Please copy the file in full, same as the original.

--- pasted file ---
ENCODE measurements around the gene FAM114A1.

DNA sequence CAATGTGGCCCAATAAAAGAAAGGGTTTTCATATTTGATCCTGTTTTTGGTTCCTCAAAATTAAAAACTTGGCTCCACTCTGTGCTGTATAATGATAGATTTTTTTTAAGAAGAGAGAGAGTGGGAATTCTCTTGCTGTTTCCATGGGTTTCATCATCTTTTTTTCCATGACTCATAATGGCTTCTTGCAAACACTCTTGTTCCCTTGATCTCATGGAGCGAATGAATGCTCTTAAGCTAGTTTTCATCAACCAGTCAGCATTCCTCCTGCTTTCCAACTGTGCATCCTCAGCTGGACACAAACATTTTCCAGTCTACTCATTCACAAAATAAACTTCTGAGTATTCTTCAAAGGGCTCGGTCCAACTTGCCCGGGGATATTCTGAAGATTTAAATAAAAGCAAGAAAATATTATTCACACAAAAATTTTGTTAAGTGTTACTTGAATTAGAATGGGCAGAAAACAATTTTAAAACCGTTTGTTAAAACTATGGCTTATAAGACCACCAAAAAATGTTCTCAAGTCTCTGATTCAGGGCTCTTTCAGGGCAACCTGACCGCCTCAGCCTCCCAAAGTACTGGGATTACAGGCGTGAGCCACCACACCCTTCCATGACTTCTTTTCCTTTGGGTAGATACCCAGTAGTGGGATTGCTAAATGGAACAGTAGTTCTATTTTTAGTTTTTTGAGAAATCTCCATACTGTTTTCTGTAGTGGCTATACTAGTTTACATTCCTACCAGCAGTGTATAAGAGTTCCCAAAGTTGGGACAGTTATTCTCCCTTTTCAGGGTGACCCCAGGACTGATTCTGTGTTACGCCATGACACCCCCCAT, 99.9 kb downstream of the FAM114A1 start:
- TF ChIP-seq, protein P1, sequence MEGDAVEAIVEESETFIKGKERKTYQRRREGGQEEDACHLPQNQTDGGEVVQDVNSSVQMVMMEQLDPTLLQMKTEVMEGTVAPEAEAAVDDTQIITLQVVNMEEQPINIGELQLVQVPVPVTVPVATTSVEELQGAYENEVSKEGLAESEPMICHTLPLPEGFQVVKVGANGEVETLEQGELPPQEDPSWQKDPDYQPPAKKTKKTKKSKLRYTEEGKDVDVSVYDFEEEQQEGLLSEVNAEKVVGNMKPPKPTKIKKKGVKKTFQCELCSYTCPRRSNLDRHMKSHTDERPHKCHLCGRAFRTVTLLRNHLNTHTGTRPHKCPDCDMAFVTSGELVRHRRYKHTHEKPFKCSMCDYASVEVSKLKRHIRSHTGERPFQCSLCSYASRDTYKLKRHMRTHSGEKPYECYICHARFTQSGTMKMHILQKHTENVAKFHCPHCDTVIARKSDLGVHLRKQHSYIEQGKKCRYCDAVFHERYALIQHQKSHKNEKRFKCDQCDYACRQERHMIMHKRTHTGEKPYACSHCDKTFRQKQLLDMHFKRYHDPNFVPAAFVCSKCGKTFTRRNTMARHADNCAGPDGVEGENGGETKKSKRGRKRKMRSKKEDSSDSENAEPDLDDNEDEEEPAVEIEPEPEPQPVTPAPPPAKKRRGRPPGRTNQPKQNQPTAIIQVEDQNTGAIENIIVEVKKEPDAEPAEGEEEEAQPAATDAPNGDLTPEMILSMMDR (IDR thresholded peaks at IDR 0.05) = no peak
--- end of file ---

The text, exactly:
ENCODE measurements around the gene FAM114A1.

DNA sequence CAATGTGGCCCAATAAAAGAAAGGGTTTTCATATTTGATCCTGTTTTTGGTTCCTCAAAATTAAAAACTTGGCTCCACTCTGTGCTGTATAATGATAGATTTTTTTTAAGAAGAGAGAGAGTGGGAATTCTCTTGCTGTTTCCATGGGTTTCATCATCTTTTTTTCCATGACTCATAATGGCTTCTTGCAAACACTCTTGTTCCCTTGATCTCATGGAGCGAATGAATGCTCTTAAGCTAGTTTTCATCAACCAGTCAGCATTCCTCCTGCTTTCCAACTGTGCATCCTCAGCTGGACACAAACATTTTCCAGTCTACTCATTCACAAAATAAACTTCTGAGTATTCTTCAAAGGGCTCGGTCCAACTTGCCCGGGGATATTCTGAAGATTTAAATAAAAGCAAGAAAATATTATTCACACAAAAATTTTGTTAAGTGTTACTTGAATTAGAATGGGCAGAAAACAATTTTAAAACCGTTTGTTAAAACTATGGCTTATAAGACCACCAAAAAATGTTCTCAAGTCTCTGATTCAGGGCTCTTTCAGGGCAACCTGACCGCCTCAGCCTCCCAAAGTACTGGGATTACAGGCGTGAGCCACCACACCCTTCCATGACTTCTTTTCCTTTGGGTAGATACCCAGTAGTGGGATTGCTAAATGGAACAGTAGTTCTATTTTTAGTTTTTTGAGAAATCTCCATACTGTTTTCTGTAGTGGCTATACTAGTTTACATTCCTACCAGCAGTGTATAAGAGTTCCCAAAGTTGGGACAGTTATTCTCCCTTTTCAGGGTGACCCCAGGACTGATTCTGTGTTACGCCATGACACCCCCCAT, 99.9 kb downstream of the FAM114A1 start:
- TF ChIP-seq, protein P1, sequence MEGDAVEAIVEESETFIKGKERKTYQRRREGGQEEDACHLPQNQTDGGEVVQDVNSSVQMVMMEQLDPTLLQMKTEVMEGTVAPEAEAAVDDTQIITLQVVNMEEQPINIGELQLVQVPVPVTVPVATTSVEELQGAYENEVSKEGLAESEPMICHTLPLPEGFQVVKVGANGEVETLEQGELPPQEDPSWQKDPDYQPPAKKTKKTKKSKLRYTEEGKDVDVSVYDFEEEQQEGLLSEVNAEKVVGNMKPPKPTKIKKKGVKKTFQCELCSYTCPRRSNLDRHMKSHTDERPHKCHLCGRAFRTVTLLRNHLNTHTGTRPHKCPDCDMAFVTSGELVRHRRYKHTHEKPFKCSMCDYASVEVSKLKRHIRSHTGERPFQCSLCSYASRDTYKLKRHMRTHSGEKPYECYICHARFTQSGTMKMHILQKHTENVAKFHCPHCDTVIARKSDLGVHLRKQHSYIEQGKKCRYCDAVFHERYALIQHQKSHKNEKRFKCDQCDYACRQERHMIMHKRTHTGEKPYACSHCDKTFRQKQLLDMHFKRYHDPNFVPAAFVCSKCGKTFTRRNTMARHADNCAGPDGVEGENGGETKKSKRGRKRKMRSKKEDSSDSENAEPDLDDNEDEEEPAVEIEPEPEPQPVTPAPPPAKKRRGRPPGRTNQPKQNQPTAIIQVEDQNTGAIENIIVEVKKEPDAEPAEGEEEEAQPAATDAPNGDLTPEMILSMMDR (IDR thresholded peaks at IDR 0.05) = no peak